Senioritis isn’t for Isamar

Isamar works at Taqueria Jimenez. She is saving up her money to go to school to become a medical technician.

Senior year of high school lives on in my mind through a vivid collection of memories and experiences. It was my first time contracting senioritis. Along with 97.8% of the graduating class, I developed an apathetic attitude that was fueled by an abiding philosophy that can be summarized in the following statement: Why should I care anymore?

I was almost out of high school and I was so ready to get out. Classes became less about learning and more about getting the minimum amount of required work done to pass. Our teachers were passionate, but our senioritis was fairly severe.

Spring of 2010 was particularly distinctive because it was when students were receiving their college acceptances and/or rejections. We were all excited to hear about one another’s prospective universities.

I remember turning around in my seat to ask Isamar where she was going. She immediately frowned and rolled her eyes.

Did I say something to offend her? All I wanted to know was where she was going to school.

I repeated my question and received an abrupt, livid rebuke: I DON’T KNOW!

Followed by a sarcastic: OKAY?

I retaliated with a sarcastic apology.

I didn’t understand why she wanted to keep it a secret. I presumed that she had not been accepted to any post-secondary institution.

That couldn’t have been possible. I’d known Isamar for four years. She was bright, well-rounded, and charismatic. She had always been in advanced placement and was academically ranked within the top 50 students of our nearly 900-student class.

During French class, later in the day, I apologized for my insensitivity. Isamar told me that she was not rejected from any university because she hadn’t applied to any. She was undocumented, she told me. She immigrated to the United States from Jalisco, Mexico, when she was 2 years old.

In Isamar’s case, being undocumented meant that she was ineligible for federal financial aid and, in turn, unable to pay for post-secondary education.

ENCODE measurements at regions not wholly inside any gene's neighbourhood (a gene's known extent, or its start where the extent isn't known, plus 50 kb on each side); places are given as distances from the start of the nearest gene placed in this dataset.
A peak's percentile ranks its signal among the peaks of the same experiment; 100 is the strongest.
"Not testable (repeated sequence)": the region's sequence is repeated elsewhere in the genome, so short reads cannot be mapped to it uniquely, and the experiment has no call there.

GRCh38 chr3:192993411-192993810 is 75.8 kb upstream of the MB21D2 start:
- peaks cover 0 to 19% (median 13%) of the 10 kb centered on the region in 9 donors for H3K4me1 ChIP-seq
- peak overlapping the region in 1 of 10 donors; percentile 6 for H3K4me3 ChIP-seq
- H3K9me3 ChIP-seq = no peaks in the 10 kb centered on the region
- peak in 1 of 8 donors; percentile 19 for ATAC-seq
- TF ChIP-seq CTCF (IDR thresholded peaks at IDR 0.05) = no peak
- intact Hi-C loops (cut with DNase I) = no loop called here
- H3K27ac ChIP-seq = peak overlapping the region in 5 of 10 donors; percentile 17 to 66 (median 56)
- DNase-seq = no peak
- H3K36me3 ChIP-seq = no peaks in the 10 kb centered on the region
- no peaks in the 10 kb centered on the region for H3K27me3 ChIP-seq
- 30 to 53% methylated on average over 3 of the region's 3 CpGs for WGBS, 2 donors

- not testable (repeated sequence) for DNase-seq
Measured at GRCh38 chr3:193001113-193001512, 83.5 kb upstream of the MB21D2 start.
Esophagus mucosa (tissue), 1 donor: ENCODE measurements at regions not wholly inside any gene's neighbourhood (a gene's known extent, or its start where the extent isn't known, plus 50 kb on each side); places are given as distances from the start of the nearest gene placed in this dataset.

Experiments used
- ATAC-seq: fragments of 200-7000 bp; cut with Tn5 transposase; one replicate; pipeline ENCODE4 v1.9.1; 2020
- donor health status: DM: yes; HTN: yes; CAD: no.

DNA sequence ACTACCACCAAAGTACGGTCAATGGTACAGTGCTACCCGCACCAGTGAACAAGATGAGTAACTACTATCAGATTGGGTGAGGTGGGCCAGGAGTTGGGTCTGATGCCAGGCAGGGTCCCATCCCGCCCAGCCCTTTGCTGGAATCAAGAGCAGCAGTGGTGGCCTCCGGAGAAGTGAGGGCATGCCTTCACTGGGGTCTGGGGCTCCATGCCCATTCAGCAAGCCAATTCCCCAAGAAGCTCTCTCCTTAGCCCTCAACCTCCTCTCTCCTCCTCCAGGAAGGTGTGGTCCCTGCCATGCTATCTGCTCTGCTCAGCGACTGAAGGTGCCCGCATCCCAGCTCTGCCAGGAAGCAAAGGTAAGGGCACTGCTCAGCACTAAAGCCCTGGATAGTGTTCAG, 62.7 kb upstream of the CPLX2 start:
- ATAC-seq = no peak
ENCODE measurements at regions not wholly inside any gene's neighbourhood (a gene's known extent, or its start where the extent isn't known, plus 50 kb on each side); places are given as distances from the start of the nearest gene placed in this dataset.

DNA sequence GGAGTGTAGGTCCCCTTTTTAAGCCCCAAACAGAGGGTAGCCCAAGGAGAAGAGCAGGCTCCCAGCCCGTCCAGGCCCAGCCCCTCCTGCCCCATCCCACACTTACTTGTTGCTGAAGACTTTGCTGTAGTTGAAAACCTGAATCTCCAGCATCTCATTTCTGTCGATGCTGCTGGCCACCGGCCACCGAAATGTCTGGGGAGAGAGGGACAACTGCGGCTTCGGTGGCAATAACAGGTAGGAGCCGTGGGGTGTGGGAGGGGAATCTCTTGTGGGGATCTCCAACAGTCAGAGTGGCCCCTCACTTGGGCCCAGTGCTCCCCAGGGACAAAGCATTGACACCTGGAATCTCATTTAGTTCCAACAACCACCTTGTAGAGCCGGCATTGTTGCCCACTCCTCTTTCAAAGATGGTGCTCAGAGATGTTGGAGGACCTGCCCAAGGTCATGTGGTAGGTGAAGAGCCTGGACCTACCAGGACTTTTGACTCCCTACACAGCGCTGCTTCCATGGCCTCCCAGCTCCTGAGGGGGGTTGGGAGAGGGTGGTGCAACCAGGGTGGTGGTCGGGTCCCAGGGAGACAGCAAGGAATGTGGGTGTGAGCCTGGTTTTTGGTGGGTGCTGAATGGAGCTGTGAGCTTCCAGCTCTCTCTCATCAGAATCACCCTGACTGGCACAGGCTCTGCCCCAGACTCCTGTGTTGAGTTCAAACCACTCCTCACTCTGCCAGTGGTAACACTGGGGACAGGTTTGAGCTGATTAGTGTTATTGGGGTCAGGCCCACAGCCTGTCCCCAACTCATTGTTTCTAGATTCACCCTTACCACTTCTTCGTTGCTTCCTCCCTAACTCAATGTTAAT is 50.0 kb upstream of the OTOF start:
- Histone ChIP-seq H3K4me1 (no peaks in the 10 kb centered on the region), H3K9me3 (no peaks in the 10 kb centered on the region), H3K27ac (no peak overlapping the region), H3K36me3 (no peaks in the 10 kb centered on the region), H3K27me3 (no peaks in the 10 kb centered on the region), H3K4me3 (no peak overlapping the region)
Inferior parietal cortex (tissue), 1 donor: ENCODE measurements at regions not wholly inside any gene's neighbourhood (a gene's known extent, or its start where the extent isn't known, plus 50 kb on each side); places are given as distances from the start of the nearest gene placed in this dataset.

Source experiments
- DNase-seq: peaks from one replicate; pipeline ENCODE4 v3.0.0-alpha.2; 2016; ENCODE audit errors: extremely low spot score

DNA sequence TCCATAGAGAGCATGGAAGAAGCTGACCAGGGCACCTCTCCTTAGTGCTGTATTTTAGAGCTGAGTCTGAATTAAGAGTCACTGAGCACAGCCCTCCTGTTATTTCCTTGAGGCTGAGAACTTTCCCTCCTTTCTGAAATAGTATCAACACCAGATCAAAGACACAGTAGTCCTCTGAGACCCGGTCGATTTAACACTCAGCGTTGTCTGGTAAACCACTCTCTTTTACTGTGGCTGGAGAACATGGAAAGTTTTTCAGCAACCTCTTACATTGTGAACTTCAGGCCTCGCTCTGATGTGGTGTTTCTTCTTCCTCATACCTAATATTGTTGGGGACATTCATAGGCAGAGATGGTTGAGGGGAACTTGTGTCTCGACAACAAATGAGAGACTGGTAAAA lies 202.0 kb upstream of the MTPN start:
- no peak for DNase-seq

I was frustrated. I suggested that she speak with a guidance counselor or the school’s college adviser.  She told me she had tried both options and that there was nothing she could do. She was able to apply for some scholarships but none that would be enough to fully cover her financial need, especially if she were to apply as a non-resident.

My mother came to Pennsylvania from Puerto Rico. Language barriers limited her economic and social progression. Yet as a Puerto Rican, she was a citizen of the U.S. She constantly reminds me of the adversity she faced and I am blessed to have had such a hardworking, inspirational, and caring parental figure as a guide and role model. Although she got off to a rough start, she was granted access to U.S. federal aid and programs that helped her get on her feet.

Imagine if she wouldn’t have been as lucky. Imagine if she would have been a different kind of Latina: Mexican? Ecuadorian? Salvadorian? She wouldn’t have been able to just hop on a plane and move to America, the land of opportunity.

Often immigrants come with aspirations for themselves and for their children. They have hopes of receiving higher education, achieving social mobility, and pursuing the American Dream.

I look back at senior year of high school and think about how careless and ungrateful I was. I am lucky to have been granted the opportunity to live in this country, to receive protection and support under federal law, and to attend Northwestern University.

Isamar’s older sister would help her with homework while her mother, who doesn’t understand English too well, would sit next to her and pull her by the ear whenever she lost focus or stopped doing her school work.  The constant ear pulls motivated her.  She worked hard.  She was in AP classes throughout high school, actively involved through the Future Business Leaders of America club, and managed to graduate 30th in our class.

One of the few people whom I can think of who did not contract senioritis was the one who, despite her diligence and determination, is still in the same place she has been in for the majority of her life – working at her uncle’s taqueria in slummy Reading, Pennsylvania, trying to saving up money, hoping that one day she’ll make it to college. How is that fair?

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